While challenges in lagging coal and agricultural markets remained during the first quarter of 2013, Union Pacific officials said Thursday they expect those businesses to pick up this year because of climbing natural gas prices and so-far normal weather patterns.
“We’re well-positioned for the upside,” said CEO Jack Koraleski, “but we are just as prepared if our environment should take a turn for the worse.”
In a first-quarter record, the Omaha-based railroad’s profit was $957 million, or $2.03 per diluted share, up 11 percent from $863 million, or $1.79 per diluted share, this time last year.
Overall business volume in the first quarter was down 2 percent, with coal volumes down 19 percent and agricultural volumes down 9 percent. Those declines were offset by chemical volumes, up 12 percent; intermodal volumes, up 4 percent; and automotive volumes, up 2 percent.
A decline in coal volumes was due to a 2013 contract loss, high coal stockpiles and mine production issues, said Eric Butler, executive vice president of marketing and sales. Koraleski anticipates the coal segment will strengthen as the summer air- conditioning season approaches. He said higher natural gas prices are also playing a role.
“We’ve had a couple of customers who had shifted from coal to natural gas, and they said now that natural gas is going up above four bucks, they’re going to start taking coal again,” Koraleski said. He noted that coal has started to regain its place in the electrical market share, climbing to about 40 percent from the mid-30 percent range a year ago.
Last summer’s drought continued to affect agricultural product volumes in the first quarter, most significantly the grain volumes segment, which dropped 19 percent compared with this time last year. But already this year, healthy amounts of rain and snow across the Midlands are replenishing the agricultural outlook.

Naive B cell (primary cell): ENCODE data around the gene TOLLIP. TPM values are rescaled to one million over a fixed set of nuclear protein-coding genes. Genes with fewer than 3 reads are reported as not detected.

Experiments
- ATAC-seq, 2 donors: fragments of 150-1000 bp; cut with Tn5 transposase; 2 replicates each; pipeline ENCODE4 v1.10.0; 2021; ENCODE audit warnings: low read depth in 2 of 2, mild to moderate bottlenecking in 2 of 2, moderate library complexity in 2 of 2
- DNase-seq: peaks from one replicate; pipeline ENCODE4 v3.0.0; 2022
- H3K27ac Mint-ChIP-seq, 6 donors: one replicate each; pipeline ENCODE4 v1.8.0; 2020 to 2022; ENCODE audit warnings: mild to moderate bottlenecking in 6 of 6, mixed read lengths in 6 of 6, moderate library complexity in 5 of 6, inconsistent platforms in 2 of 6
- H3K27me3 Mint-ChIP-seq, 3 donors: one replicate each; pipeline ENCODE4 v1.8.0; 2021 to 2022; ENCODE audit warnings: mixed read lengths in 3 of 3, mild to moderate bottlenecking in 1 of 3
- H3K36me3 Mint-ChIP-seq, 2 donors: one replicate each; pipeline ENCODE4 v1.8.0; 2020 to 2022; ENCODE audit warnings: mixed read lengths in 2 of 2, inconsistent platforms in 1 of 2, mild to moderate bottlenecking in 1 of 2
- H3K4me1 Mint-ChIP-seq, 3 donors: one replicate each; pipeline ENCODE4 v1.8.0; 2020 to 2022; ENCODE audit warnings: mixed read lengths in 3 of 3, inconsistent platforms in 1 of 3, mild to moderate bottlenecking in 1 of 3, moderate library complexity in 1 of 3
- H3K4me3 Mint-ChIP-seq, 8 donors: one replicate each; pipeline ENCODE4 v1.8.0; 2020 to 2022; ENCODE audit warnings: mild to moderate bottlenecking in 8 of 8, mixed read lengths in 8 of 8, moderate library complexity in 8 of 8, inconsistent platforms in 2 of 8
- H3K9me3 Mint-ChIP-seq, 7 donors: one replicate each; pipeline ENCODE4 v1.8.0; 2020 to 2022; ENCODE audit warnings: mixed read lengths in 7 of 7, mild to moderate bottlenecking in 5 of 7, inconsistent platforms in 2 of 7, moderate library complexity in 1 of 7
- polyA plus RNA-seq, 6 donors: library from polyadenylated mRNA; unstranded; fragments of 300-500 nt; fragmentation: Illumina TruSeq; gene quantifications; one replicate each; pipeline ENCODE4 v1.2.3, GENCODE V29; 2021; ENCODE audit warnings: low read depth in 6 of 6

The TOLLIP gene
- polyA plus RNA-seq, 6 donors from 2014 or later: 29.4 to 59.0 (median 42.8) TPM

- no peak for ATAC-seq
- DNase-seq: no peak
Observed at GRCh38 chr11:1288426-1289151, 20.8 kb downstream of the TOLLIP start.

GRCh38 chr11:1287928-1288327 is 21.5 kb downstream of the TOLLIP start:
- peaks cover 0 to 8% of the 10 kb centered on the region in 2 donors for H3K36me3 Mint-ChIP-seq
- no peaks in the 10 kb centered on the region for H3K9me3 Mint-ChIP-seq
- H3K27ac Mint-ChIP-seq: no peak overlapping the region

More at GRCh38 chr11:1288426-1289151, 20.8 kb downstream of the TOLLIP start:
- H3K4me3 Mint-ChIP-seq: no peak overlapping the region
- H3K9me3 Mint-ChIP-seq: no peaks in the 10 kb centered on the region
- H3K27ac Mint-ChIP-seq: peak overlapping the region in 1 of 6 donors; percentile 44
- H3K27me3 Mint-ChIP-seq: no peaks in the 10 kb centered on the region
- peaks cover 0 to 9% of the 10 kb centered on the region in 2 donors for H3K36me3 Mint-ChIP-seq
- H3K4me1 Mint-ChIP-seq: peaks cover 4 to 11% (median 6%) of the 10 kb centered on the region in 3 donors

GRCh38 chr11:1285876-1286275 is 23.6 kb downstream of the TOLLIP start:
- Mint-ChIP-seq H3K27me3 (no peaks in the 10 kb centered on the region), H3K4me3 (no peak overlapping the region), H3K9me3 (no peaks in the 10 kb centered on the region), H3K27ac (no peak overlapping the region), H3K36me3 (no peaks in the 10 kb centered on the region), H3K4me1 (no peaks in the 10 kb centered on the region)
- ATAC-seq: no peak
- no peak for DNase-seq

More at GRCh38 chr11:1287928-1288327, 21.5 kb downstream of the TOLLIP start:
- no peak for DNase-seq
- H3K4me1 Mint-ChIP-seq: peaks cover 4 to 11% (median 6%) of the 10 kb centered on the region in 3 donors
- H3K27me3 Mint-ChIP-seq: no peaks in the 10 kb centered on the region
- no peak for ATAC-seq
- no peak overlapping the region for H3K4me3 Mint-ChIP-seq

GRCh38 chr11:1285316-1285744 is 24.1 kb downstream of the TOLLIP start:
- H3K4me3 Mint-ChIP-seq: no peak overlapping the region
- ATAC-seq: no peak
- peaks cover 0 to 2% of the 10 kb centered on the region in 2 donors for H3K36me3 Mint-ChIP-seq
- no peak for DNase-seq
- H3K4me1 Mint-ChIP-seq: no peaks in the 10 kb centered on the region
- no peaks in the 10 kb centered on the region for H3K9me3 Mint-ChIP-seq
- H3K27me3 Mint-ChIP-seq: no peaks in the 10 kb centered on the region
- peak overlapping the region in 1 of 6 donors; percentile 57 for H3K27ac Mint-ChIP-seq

“We’re about ready to stick a fork in this drought,” Koraleski said. “We’ve had some nice heavy rains and nice heavy snows. Hopefully it does its job in solving the drought.”
Automotive growth was a strength, continuing to outpace the overall economy. Pent-up demand for new vehicles is “compelling consumers to replace old vehicles,” Butler said. Within the auto segment, auto parts volume grew 5 percent. Meanwhile, finished vehicle volume increased 1 percent “as dealers sold off existing inventories,” Butler said.
Chemicals also served as a strong segment in the first quarter of 2013. Crude oil volume increased 107 percent because of increased shipments from Oklahoma and Texas. Meanwhile, plastics volume bumped up 3 percent as a result of domestic demand and new business.
Industrial products and domestic intermodal remained flat. A 63 percent decrease in hazardous waste volumes offset double-digit growth in nonmetallic minerals volume because of continued growth in shale-related drilling and lumber volume. Butler said the company is “excited about the housing improvement” — evident as lumber volumes increase.
Domestic intermodal was flat, but offset by an 8 percent increase in international intermodal volume. The international growth, Butler said, is driven by slow economic recovery.
Public grade crossing incidents increased 14 percent compared with this time last year, a number that Lance Fritz, executive vice president of operations, said is being driven by more incidents of drivers striking trains or not properly stopping at crossings in the railroad’s growing Southern network.
“This is an extremely frustrating statistic for us,” he said, noting that the company has been working hard to alter the trend, particularly in Texas.
Koraleski said the railroad’s UP CARES (Union Pacific Crossing Accident Reduction Education and Safety) and Operation Lifesaver education campaigns are working in Southern communities, particularly in high schools. Additionally, the railroad is putting up English and Spanish warning signs at crossings and launching media campaigns to spread a safety message.
“We’re doing anything we can possibly think of,” Koraleski said.
Other quarterly figures included operating revenue of $5.3 billion, a 3 percent increase from $5.1 billion. The company’s consumer satisfaction index was 94, up 1 percentage point from this time last year. That index is also a first-quarter record for the railroad.
Looking ahead, Koraleski said there’s still “much uncertainty” about 2013, but the railroad’s diverse franchise supports a continued focus on profitable growth and business development opportunities. CFO Rob Knight said even if the drought persists, expected improvements in coal and other markets remaining the same will make for a positive 2013.
“We think at the end of the day, at the end of the year, we’ll have volumes on the positive side of the ledger,” Knight said.
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